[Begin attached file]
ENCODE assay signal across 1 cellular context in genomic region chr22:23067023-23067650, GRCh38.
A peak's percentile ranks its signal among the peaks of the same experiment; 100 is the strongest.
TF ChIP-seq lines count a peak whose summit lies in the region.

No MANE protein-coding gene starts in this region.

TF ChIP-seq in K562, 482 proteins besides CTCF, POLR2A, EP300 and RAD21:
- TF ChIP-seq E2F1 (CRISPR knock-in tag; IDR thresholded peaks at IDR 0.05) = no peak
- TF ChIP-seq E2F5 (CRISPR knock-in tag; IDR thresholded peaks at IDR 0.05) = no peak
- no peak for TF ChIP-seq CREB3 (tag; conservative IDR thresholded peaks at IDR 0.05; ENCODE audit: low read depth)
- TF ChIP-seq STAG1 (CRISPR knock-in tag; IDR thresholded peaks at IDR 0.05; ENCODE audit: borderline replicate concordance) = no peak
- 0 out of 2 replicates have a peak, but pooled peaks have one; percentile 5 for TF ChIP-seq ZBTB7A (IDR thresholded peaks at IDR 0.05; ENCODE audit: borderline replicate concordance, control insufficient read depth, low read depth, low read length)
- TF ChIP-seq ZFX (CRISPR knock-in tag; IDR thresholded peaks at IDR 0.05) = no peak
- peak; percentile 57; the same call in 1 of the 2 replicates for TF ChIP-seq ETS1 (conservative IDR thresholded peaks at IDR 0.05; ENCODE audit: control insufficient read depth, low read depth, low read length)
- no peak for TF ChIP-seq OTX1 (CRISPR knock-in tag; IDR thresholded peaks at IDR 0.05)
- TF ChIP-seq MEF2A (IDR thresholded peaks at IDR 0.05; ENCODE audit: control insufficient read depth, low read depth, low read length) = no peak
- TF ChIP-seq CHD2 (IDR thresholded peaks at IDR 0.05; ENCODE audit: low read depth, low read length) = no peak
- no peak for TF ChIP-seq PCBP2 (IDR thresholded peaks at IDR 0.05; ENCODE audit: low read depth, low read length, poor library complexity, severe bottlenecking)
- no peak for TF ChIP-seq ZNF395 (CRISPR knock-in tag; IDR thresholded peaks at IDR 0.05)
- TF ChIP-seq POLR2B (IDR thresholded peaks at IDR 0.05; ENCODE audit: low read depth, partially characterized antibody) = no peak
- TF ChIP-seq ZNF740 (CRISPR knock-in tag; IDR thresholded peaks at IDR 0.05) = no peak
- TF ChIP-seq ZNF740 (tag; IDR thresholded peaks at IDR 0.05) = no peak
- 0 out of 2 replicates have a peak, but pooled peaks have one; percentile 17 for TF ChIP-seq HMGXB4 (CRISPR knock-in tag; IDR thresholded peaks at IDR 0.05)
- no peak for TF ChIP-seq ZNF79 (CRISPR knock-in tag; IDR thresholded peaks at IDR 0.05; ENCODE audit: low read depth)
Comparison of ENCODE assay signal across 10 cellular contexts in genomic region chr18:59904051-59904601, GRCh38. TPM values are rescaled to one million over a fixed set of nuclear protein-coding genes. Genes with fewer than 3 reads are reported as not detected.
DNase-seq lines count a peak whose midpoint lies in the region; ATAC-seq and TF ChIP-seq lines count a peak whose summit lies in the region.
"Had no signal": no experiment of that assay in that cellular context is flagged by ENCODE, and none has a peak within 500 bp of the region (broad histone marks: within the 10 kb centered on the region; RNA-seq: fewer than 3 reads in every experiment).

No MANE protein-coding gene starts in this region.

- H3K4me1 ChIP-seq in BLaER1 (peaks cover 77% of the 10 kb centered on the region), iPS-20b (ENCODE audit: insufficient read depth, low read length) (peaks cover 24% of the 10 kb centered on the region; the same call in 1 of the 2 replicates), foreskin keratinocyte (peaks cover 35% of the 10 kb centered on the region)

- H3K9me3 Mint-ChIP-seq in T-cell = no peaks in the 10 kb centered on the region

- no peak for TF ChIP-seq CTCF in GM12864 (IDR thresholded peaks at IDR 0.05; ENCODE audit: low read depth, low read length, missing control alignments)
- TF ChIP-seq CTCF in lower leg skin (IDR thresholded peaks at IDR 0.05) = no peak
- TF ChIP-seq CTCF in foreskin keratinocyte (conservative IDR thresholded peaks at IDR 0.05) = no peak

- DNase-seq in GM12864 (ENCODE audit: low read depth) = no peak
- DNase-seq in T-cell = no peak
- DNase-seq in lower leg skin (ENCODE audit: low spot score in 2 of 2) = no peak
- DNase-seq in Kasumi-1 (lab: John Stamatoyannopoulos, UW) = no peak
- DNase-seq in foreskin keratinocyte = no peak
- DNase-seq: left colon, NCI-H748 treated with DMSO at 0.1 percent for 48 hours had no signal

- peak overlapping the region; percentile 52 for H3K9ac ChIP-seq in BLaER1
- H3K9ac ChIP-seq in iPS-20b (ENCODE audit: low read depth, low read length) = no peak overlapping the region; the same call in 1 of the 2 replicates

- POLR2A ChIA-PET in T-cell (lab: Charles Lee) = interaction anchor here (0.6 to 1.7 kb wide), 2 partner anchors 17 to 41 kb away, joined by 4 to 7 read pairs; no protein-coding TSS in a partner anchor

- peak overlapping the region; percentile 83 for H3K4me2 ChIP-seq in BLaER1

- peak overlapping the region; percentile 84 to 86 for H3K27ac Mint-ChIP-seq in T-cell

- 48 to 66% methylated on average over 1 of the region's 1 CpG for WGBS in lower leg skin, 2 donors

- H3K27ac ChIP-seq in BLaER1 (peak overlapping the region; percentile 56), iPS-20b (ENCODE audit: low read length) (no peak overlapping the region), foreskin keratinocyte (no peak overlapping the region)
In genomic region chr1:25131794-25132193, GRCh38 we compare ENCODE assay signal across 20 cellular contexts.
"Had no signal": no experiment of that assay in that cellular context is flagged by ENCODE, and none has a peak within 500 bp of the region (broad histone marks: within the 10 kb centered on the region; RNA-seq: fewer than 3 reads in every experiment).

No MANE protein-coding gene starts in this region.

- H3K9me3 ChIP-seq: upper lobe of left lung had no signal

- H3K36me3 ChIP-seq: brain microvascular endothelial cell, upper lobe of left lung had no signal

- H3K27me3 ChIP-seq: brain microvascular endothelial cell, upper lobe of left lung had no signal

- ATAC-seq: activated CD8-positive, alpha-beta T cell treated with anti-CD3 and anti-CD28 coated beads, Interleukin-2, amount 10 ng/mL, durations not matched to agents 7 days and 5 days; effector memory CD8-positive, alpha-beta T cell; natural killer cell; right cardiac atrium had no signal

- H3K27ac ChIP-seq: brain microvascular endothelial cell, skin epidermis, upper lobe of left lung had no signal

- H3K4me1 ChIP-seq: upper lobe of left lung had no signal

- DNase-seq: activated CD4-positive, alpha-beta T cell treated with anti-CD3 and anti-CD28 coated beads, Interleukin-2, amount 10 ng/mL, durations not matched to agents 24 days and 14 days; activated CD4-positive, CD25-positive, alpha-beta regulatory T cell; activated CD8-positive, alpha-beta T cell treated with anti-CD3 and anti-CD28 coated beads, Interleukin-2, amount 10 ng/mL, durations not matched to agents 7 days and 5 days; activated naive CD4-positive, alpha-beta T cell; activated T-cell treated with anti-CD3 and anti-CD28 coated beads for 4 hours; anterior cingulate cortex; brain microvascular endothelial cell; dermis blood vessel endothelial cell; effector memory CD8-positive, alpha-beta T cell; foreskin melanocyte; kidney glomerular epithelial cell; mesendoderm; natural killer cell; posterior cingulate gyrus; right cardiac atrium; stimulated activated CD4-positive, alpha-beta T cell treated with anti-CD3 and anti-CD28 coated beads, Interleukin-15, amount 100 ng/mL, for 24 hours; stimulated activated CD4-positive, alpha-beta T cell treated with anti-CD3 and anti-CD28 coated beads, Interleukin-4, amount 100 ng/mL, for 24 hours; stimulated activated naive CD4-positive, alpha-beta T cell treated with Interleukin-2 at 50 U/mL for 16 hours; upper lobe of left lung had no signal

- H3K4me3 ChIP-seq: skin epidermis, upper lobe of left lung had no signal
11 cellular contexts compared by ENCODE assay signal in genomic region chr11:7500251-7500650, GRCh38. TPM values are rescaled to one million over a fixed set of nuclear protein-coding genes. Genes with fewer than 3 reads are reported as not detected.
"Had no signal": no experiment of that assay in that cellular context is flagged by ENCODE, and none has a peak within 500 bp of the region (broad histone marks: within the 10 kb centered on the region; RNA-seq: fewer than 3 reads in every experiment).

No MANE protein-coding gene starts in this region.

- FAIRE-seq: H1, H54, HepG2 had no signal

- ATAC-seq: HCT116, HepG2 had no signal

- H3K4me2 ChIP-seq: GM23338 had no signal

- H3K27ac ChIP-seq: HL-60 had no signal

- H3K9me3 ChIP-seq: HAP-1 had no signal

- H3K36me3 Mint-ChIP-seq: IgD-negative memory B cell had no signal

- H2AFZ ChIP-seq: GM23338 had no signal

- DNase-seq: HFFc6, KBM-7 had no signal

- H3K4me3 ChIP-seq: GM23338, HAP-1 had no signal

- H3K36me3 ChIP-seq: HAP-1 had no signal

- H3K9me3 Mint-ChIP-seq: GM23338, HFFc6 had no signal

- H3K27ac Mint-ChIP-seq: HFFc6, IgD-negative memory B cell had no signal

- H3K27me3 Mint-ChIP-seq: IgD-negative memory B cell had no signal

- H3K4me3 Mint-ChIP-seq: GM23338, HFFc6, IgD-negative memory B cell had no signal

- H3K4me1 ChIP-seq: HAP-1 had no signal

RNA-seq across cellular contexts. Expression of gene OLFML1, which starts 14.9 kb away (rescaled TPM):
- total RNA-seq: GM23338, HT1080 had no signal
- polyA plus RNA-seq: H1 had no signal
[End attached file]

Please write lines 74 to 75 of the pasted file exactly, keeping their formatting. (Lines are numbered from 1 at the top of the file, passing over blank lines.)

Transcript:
RNA-seq across cellular contexts. Expression of gene OLFML1, which starts 14.9 kb away (rescaled TPM):
- total RNA-seq: GM23338, HT1080 had no signal